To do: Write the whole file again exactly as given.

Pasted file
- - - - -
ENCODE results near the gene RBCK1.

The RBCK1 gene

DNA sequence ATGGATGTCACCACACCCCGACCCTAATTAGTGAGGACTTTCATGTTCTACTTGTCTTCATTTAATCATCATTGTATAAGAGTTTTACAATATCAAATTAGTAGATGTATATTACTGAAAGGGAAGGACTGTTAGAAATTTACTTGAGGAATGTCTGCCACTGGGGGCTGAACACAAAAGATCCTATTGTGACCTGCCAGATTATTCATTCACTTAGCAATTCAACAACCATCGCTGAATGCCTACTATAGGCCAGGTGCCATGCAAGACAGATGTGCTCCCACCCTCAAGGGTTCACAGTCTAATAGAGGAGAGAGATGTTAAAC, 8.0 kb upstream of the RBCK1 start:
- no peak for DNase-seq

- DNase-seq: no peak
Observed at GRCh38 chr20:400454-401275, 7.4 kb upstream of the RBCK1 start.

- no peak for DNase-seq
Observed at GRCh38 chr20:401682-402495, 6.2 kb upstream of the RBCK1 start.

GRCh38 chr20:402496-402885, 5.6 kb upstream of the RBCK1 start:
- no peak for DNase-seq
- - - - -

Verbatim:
ENCODE results near the gene RBCK1.

The RBCK1 gene

DNA sequence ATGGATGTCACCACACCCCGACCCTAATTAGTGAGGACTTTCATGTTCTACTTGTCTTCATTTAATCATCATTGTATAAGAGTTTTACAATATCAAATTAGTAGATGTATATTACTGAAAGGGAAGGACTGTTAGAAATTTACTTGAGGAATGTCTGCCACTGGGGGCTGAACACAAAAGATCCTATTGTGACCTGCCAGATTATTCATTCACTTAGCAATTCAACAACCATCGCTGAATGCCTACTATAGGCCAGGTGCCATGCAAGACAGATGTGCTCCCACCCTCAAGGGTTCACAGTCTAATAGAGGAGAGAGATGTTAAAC, 8.0 kb upstream of the RBCK1 start:
- no peak for DNase-seq

- DNase-seq: no peak
Observed at GRCh38 chr20:400454-401275, 7.4 kb upstream of the RBCK1 start.

- no peak for DNase-seq
Observed at GRCh38 chr20:401682-402495, 6.2 kb upstream of the RBCK1 start.

GRCh38 chr20:402496-402885, 5.6 kb upstream of the RBCK1 start:
- no peak for DNase-seq